We’re no longer looking to the future for the IoT wave. It’s no longer a distant dream but a reality that has arrived. It’s now time to make sure the industry is in alignment to meet the IoT growing pains – cooperate and collaborate as well as innovate. In his session at @ThingsExpo, Jim Hunter, Chief Scientist & Technology Evangelist at Greenwave Systems, will examine the key ingredients to IoT success and identify solutions to challenges the industry is facing. The deep industry expertise behind this presentation will provide attendees with a leading edge view of rapidly emerging IoT oppor...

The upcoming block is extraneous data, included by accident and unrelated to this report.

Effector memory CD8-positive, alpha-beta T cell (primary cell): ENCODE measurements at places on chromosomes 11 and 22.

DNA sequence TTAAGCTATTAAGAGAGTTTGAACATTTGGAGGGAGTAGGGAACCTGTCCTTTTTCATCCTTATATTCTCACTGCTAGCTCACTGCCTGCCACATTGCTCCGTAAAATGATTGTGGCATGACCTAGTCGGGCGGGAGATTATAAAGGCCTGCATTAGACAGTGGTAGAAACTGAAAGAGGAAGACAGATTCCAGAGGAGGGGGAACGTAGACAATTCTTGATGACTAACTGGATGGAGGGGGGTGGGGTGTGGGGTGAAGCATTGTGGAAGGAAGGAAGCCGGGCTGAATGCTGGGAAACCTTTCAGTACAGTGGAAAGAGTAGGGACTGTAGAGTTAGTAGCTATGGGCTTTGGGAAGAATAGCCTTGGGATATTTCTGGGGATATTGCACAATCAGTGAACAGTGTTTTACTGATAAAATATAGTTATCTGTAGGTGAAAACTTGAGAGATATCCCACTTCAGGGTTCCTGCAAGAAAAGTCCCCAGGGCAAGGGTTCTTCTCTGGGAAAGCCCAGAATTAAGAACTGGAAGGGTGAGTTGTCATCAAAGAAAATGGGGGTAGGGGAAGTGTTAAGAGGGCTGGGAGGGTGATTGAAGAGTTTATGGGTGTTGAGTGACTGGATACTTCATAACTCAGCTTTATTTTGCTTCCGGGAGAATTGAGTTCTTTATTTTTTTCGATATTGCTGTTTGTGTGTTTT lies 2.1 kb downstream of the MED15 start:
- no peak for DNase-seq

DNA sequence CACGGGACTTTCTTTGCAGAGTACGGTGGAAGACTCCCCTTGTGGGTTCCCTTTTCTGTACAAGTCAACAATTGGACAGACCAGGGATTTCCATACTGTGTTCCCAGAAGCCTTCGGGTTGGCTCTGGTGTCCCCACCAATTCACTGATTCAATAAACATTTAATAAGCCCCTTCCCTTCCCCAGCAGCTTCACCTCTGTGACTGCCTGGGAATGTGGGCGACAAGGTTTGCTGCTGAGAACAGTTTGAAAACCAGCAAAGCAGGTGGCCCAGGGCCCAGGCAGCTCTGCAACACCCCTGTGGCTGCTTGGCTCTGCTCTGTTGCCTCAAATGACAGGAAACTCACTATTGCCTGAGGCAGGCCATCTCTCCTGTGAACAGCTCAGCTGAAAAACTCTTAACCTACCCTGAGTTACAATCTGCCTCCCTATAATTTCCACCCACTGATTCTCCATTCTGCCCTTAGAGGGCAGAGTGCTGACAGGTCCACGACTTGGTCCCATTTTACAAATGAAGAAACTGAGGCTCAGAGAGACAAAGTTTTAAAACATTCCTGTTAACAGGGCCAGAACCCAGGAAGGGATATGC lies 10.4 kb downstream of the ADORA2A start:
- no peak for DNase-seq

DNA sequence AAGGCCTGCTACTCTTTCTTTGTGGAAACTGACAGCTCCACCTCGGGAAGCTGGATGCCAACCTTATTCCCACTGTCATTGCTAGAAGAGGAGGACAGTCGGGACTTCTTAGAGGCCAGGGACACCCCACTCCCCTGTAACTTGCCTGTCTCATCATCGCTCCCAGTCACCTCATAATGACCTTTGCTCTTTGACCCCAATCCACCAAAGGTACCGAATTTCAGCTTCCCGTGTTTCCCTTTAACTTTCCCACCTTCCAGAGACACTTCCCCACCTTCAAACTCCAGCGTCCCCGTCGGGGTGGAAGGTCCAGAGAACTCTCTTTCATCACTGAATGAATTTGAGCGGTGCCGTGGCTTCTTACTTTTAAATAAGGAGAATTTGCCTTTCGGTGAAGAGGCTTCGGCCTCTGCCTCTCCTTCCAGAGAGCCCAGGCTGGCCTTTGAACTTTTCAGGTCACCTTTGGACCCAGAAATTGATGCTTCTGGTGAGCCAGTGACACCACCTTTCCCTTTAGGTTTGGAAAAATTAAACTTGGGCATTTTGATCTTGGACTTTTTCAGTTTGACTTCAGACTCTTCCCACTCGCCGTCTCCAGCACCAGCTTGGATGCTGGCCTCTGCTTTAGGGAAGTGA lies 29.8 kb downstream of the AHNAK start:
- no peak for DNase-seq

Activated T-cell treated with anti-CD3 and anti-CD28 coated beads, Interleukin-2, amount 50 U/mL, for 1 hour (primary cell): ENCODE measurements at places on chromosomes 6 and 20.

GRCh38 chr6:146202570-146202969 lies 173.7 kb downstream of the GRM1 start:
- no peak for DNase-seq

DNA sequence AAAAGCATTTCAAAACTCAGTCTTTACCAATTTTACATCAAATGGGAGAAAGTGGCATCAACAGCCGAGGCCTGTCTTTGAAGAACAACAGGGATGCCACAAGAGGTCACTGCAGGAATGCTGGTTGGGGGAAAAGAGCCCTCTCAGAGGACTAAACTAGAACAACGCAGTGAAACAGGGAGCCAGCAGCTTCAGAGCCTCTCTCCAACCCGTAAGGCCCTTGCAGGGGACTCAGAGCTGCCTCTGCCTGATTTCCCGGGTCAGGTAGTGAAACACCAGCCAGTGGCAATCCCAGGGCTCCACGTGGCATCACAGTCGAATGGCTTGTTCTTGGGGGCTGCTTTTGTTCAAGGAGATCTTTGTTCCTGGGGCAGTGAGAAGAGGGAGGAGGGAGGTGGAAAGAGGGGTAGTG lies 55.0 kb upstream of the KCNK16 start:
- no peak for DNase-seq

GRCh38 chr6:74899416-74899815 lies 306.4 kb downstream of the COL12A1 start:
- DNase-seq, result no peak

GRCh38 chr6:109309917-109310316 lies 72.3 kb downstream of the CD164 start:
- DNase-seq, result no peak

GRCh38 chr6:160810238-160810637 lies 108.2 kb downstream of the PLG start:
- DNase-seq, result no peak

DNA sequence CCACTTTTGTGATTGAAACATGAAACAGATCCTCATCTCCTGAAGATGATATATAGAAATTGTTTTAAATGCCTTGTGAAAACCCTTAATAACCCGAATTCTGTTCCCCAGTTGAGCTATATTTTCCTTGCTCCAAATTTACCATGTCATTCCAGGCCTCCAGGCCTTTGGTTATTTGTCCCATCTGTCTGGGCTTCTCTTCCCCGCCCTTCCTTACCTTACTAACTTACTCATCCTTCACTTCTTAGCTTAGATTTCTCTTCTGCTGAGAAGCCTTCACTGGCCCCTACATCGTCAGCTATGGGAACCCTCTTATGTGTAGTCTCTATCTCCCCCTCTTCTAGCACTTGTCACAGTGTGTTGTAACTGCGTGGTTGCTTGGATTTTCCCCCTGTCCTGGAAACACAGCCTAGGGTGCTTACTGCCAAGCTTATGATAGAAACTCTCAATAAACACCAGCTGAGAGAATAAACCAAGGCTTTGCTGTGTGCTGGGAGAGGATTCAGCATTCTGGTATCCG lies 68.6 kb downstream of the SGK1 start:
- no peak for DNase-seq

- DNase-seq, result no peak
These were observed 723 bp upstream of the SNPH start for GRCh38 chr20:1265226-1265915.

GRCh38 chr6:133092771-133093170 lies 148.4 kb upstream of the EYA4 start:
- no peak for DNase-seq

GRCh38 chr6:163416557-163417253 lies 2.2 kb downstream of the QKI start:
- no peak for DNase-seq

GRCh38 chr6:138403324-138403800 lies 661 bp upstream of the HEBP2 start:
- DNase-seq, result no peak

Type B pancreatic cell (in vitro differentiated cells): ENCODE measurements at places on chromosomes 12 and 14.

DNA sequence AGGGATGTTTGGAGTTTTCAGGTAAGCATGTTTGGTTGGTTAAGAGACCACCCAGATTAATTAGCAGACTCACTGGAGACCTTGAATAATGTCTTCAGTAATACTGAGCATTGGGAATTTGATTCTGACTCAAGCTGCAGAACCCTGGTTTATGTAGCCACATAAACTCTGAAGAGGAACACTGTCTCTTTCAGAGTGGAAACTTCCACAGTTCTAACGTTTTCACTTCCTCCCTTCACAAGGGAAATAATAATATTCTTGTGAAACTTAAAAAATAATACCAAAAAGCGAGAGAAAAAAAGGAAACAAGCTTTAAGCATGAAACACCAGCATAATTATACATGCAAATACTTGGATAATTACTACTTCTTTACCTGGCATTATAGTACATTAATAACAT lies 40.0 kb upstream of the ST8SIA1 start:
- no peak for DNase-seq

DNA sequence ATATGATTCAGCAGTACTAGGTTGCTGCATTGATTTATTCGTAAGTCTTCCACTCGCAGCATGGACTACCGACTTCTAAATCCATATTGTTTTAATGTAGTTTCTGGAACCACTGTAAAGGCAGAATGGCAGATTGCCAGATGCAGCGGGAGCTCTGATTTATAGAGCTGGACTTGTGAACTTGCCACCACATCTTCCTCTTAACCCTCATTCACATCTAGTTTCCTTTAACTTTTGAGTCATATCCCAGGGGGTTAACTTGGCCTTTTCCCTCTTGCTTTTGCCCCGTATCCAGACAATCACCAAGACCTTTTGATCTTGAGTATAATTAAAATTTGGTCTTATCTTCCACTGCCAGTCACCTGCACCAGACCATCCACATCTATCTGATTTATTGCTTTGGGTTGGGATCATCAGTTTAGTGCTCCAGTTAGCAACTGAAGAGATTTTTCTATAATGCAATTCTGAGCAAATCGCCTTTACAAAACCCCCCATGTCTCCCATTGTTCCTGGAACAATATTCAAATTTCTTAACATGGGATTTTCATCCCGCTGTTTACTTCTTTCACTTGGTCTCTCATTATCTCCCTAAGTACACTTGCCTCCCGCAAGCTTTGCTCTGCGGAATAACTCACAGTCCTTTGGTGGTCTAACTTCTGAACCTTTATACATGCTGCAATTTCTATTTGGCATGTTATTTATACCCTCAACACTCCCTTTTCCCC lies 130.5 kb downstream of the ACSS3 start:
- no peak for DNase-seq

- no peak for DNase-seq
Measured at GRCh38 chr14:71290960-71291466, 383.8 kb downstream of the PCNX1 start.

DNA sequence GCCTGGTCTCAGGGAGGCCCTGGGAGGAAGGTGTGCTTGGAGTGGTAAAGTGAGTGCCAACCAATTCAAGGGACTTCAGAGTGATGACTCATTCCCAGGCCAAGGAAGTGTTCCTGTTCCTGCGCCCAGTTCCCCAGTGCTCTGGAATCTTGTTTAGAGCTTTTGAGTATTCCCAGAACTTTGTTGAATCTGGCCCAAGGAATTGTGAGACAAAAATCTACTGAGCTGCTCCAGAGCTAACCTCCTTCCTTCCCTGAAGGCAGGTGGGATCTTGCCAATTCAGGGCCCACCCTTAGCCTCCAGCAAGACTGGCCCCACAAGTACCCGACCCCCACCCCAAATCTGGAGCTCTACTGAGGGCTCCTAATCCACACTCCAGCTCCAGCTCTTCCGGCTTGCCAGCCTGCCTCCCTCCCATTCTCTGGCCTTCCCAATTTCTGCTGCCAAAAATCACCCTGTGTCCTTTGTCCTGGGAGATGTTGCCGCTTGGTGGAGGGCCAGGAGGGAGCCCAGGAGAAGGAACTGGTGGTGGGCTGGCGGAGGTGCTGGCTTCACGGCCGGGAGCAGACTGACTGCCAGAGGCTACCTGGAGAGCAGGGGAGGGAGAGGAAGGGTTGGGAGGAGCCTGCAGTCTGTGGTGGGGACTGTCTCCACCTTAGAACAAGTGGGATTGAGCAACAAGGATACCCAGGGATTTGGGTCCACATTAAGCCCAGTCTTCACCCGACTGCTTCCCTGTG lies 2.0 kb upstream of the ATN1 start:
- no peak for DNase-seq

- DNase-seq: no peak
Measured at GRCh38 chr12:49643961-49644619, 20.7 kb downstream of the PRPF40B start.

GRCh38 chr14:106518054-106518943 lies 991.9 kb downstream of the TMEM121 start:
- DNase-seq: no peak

The industrial software market has treated data with the mentality of “collect everything now, worry about how to use it later.” We now find ourselves buried in data, with the pervasive connectivity of the (Industrial) Internet of Things only piling on more numbers. There’s too much data and not enough information. In his session at @ThingsExpo, Bob Gates, Global Marketing Director, GE’s Intelligent Platforms business, to discuss how realizing the power of IoT, software developers are now focused on understanding how industrial data can create intelligence for industrial operations. Imagine ...